3:28 -- another aftershock, more as I've been watching live TV of the tsunami coming in to Miyagi prefecture, where we were on a tsunami field trip last year; it's a big tsunami, strong currents running through town; ok, a BIG aftershock right now!!!

I didn't have my camera in the TV room to begin with, I brought it in later. I am not sure I wrote the following before or after the first picture I took of the screen:

3:48 --
The tsunami runup projections are increased to 10 m in places, and all of Japan is on alert. I haven't seen the projections yet for Hawaii, it will take some hours to get there, but the tsunami bulletin board [I am on it] should be posting projections, I am not sure why they are quiet.

This is the tsunami coming in over the Sendai plain. The tsunami looked kind of sluggish and is full of vegetative debris here. It is carrying fires along with it! You can see that buildings are pretty much intact, despite the huge earthquake that had preceeded this.

If there is a time on the TV screen, it's in Japanese. I interpreted the runup numbers [in meters] to be measured, rather than predicted, because the predictions were in whole numbers.

The map at the lower right shows the levels of warning for all of Japan's coa stlines. It's hard to see the details, but by this time, the white/red zone had been expanded.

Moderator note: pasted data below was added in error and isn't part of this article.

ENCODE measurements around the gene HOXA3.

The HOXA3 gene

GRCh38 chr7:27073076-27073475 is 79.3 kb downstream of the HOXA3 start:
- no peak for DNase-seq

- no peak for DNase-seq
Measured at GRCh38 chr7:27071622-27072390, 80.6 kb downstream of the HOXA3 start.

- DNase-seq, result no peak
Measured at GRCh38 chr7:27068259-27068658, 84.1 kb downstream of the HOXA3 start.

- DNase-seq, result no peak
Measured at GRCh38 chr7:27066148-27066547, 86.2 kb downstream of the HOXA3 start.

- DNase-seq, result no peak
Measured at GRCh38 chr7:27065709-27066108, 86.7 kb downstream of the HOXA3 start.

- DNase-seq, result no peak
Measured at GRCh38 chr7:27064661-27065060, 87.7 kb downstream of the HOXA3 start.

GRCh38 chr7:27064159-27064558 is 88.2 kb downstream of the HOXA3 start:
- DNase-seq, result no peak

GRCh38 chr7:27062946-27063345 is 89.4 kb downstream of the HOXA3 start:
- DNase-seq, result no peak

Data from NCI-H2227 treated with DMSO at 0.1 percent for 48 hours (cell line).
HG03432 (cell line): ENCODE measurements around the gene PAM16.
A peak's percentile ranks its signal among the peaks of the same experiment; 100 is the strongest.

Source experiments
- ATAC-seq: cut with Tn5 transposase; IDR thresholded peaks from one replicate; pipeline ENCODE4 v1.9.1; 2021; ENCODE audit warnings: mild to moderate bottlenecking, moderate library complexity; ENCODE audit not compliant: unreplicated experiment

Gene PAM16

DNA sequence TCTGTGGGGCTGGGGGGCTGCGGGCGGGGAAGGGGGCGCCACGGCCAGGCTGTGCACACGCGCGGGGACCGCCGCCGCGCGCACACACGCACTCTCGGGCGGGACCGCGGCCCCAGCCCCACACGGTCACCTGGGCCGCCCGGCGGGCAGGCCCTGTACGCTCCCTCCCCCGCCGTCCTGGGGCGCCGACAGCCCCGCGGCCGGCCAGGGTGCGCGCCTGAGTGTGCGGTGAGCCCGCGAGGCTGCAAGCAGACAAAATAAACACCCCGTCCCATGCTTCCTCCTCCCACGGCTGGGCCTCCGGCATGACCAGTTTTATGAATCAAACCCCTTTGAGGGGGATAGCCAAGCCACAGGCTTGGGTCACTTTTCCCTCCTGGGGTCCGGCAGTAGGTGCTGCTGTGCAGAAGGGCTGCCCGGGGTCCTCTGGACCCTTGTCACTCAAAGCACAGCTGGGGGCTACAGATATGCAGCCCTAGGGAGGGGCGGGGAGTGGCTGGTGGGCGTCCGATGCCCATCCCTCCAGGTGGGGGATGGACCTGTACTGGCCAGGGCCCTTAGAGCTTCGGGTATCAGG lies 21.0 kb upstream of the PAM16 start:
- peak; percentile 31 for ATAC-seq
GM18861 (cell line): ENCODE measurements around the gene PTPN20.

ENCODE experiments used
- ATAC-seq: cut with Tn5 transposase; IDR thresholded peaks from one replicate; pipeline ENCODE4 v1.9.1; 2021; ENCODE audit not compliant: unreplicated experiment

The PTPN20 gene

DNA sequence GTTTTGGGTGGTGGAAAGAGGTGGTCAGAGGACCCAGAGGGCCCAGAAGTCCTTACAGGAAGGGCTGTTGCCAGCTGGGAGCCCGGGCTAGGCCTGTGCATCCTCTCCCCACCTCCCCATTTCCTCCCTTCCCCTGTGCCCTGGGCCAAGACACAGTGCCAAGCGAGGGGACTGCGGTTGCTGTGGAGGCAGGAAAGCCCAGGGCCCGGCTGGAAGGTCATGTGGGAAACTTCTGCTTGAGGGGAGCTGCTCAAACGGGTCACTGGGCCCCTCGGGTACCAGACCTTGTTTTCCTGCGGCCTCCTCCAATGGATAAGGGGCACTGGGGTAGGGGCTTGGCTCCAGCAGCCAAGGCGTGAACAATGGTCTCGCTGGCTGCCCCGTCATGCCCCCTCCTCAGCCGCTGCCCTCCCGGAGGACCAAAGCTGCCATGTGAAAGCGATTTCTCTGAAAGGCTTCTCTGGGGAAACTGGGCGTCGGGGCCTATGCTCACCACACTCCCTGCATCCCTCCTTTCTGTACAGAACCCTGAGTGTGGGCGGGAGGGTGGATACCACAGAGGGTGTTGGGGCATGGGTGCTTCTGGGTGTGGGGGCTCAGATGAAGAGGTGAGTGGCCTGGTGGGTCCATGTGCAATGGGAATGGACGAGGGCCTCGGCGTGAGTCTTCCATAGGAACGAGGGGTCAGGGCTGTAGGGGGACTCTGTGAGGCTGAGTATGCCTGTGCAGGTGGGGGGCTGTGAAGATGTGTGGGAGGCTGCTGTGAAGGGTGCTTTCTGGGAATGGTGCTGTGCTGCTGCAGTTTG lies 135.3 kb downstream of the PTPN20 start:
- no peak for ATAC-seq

Why did the tsunami look so sluggish, rather like lava or a debris flow? I began to think of the setting, where I had been the previous April. There was a seawall along the coast, and a pine forest between the seawall and the many rice fields. The tsunami must have piled up on the sea-side of the seawall and now was pouring over, feeding a rather steady advance across the plain. It was so strange and compelling to see it in real time on the TV. Sometimes I wanted to yell at people when they seemed not to be making good decisions [get out of your car and run!].

The forecasts of tsunami size had been increased, and so had the earthquake amplitude. I didn't realize this at first -- in fact, the estimated earthquake size in Japan might always have been larger than 7.9, but here it is on the screen, around the same time our colleague Yoshinobu Tsuji appeared to comment on the unfolding events.

The tsunami hasn't advanced onto these fields yet, but you can see that the earthquake magnitude is up to 8.4.

My next Facebook entry was at 4:58:
The tsunami is arriving on Hokkaido. There is news of earthquake damage and some casualties. Tsunami videos mostly show strong currents carrying boats and cars, in some cases right over sea walls...

After this, most of my photos for awhile are shots of the tsunami wave behavior. Also some shots of the drowned Sendai airport. People were [safely] up on the roof of the building.

Someone in the seismology group brought in a printout of records from a station at Tarumai volcano, not far from Sapporo. The top diagrams are a strainmeter record, the lower diagrams are records from a three component seismograph [vertical, e-w, n-s]. The records are clipped because the seismograph was calibrated to measure smaller events. A bit later, we saw the record from a tiltmeter of the mainshock and two aftershocks.

I can't go on right now, I just looked at these images, and I am stunned and very sad: